Seeing the “HSTS Missing From HTTPS Server” error when trying to access a website can be alarming for site owners. It signals that your site is exposing users to potential security risks by failing to enforce HTTPS encryption.
While unnerving, the good news is that fixing this cryptic error message is straightforward for those willing to harden their web security stance. Implementing the HTTP Strict Transport Security (HSTS) policy prevents the “HSTS Missing” error by ensuring browsers only interact with your website over encrypted HTTPS connections.
In this comprehensive guide, we’ll demystify the cause of the error, walk through how to properly enable HSTS, provide configuration best practices, and explore troubleshooting suggestions for a bulletproof deployment. Equipped with the right information, you can confidently add HSTS to your web server and rest assured knowing users are connecting to your site in a secure and private way.
What Causes the “HSTS Missing” Error?
The HSTS header tells browsers that the website should only be accessed over HTTPS, not insecure HTTP. It helps prevent downgrade attacks and enforces secure connections.
When a browser that supports HSTS tries to access a site over HTTP and doesn’t receive the HSTS header, it will show the “HSTS Missing From HTTPS Server” error to indicate the issue.
There are a few common causes of this error:
- The HSTS header is not enabled on the HTTPS server. This is the most likely cause if you have never set up HSTS before.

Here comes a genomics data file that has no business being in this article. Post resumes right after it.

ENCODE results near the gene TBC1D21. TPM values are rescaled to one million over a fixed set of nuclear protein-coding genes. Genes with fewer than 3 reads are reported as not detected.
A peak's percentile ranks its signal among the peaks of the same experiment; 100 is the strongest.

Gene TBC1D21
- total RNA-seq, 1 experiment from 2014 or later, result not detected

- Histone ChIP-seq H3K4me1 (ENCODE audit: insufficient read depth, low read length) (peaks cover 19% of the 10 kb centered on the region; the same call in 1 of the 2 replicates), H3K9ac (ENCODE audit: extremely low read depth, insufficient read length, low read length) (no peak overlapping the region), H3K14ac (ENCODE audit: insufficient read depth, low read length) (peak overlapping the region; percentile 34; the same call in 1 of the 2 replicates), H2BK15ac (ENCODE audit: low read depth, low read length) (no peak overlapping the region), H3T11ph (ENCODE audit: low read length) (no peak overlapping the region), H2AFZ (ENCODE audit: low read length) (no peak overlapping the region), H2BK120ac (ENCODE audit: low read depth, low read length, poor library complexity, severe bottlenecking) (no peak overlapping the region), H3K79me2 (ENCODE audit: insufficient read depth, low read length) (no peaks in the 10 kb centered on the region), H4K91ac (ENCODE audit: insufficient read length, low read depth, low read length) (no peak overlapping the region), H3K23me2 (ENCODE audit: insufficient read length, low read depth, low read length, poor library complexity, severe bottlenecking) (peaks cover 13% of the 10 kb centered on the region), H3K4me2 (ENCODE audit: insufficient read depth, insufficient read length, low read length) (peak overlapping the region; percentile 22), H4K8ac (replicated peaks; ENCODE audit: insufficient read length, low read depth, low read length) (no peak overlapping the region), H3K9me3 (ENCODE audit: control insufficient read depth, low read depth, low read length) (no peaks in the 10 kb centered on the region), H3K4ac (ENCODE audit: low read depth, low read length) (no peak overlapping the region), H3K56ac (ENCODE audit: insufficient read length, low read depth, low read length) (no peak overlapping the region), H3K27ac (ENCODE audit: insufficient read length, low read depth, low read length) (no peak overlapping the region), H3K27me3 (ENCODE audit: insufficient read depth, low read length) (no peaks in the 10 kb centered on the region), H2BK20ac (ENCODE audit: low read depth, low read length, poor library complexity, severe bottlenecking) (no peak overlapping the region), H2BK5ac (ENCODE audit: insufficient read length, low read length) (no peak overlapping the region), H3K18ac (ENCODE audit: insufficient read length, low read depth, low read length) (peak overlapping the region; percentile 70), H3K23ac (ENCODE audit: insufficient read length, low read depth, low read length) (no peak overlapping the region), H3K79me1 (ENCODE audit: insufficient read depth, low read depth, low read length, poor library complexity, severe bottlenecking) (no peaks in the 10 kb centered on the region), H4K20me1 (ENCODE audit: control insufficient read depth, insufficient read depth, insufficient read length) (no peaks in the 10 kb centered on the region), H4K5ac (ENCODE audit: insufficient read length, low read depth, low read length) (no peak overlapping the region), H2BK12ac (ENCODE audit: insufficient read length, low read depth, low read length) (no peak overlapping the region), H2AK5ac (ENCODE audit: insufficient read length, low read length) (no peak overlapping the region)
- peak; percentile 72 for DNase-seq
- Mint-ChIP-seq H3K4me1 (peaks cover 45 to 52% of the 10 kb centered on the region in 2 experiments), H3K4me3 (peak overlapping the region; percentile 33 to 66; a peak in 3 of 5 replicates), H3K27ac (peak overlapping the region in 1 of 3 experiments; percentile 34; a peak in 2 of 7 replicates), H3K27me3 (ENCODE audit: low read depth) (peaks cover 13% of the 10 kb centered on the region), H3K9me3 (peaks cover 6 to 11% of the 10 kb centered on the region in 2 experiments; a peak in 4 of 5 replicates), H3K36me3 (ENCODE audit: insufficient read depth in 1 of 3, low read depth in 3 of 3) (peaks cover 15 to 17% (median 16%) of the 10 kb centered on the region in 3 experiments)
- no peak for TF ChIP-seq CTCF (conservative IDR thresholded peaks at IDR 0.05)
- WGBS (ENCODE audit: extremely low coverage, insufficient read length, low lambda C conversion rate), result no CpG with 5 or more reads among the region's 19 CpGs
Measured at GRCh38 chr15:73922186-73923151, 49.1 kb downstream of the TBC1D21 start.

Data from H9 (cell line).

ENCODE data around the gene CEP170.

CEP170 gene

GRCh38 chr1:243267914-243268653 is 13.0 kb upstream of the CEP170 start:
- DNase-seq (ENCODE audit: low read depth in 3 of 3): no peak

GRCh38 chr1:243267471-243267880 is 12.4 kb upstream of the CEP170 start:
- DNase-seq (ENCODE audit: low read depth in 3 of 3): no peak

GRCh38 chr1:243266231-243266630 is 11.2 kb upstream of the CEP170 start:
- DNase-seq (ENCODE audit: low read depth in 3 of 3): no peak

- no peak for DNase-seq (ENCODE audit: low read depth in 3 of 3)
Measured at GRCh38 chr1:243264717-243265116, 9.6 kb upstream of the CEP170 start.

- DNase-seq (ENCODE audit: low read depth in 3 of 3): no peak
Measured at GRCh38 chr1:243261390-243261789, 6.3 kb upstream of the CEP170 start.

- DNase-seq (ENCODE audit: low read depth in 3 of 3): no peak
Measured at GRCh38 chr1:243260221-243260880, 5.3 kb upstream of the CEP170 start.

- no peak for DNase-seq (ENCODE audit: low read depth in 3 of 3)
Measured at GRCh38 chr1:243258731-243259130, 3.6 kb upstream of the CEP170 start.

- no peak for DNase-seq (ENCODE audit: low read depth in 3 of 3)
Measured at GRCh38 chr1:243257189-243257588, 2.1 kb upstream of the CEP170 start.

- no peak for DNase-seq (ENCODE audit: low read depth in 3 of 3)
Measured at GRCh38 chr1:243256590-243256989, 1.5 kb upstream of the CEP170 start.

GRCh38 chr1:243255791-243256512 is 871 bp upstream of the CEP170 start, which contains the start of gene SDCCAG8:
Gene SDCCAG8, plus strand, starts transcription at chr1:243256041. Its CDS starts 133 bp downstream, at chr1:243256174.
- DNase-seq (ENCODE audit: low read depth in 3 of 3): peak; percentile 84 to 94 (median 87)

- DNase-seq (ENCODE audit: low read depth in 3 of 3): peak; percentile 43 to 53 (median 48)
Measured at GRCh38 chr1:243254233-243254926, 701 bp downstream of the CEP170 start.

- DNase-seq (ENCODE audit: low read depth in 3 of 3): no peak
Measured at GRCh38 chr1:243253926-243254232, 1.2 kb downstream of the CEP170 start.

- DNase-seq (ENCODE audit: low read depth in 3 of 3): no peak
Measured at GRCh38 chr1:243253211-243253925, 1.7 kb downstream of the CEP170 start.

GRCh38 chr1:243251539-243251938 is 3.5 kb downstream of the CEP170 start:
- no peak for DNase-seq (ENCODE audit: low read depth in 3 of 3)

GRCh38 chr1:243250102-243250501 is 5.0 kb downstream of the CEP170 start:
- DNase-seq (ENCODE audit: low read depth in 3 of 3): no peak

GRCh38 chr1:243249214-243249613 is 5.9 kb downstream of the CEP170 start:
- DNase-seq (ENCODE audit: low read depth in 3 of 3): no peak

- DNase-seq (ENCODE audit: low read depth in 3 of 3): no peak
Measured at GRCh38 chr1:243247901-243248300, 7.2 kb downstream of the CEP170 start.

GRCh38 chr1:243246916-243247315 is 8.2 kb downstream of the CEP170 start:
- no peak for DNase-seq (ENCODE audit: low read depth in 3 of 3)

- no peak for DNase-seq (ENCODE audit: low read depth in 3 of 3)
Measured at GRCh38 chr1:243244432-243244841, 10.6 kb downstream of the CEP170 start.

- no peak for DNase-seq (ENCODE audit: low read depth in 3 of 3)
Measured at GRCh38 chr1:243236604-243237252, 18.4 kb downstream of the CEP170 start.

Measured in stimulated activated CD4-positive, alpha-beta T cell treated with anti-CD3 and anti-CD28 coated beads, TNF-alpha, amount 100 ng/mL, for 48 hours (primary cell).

- The HSTS header is set up incorrectly or contains invalid syntax.
- A misconfigured load balancer, reverse proxy, or CDN is stripping out the HSTS header before it reaches the browser.
There are multiple hostnames for the site and HSTS is only enabled on one of them.
How to Fix “HSTS Missing” Error
Fixing the “HSTS Missing” error requires enabling and properly configuring the HTTP Strict Transport Security header. Here are the steps to resolve this issue:
1. Confirm HSTS Header is Not Set
First, verify that the HSTS header is not already present on your HTTPS server. You can use a tool like SSL Labs Server Test to analyze the headers on your server.
If the HSTS header is already enabled, double check that it is valid and consistent across all of your hostnames.
2. Enable HSTS Header
If the HSTS header is missing, add it to your HTTPS server configuration. The basic syntax is:
This sets the HSTS policy to expire after one year (31536000 seconds). Adjust the max-age value based on your preference.
The process for adding headers depends on your server setup:
- Apache – Use the Header directive in your config file.
- Nginx – Add the add_header directive.
- IIS – Configure through the HTTP Response Headers UI.
Cloud Provider (AWS, GCP, Azure) – Add the header through a load balancer rule or CDN configuration.
3. Include Subdomains (Optional)
For broader HSTS coverage, you can include subdomains in the policy by adding ; includeSubDomains to the header:
Strict-Transport-Security: max-age=31536000; includeSubDomains
This applies HSTS to both example.com and sub.example.com.
4. Set Preload Flag (Optional)
Including the preload flag will allow you to submit your domain for inclusion in browser preload lists:
Strict-Transport-Security: max-age=31536000; includeSubDomains; preload